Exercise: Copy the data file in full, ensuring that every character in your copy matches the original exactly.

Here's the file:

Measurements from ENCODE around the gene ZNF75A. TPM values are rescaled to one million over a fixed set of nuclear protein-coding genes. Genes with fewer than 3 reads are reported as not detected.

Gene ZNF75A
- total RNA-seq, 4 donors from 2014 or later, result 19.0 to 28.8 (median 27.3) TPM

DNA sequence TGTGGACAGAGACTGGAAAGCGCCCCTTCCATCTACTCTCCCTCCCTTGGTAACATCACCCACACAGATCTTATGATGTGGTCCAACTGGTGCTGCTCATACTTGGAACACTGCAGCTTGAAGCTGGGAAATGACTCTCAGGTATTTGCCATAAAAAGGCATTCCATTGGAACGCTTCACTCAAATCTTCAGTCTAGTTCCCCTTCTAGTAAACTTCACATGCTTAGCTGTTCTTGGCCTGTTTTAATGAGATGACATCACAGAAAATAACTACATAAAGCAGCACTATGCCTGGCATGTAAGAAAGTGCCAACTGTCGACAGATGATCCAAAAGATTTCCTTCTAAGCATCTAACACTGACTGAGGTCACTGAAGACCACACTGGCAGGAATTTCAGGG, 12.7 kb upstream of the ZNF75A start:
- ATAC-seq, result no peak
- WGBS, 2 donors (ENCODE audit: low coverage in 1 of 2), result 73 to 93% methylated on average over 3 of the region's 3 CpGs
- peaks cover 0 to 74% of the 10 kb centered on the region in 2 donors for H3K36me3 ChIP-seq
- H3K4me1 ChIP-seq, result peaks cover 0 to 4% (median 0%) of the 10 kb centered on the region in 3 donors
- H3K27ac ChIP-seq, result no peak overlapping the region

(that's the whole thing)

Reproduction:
Measurements from ENCODE around the gene ZNF75A. TPM values are rescaled to one million over a fixed set of nuclear protein-coding genes. Genes with fewer than 3 reads are reported as not detected.

Gene ZNF75A
- total RNA-seq, 4 donors from 2014 or later, result 19.0 to 28.8 (median 27.3) TPM

DNA sequence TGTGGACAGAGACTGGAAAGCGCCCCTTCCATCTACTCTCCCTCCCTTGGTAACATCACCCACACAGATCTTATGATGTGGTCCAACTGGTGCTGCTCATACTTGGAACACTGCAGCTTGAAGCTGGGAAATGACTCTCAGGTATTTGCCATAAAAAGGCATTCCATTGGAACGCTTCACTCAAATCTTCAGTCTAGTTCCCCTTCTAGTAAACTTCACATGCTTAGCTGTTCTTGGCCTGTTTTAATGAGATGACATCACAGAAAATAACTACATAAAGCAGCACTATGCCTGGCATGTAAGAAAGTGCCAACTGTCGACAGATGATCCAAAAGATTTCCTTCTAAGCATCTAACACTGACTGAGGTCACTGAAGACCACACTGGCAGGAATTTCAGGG, 12.7 kb upstream of the ZNF75A start:
- ATAC-seq, result no peak
- WGBS, 2 donors (ENCODE audit: low coverage in 1 of 2), result 73 to 93% methylated on average over 3 of the region's 3 CpGs
- peaks cover 0 to 74% of the 10 kb centered on the region in 2 donors for H3K36me3 ChIP-seq
- H3K4me1 ChIP-seq, result peaks cover 0 to 4% (median 0%) of the 10 kb centered on the region in 3 donors
- H3K27ac ChIP-seq, result no peak overlapping the region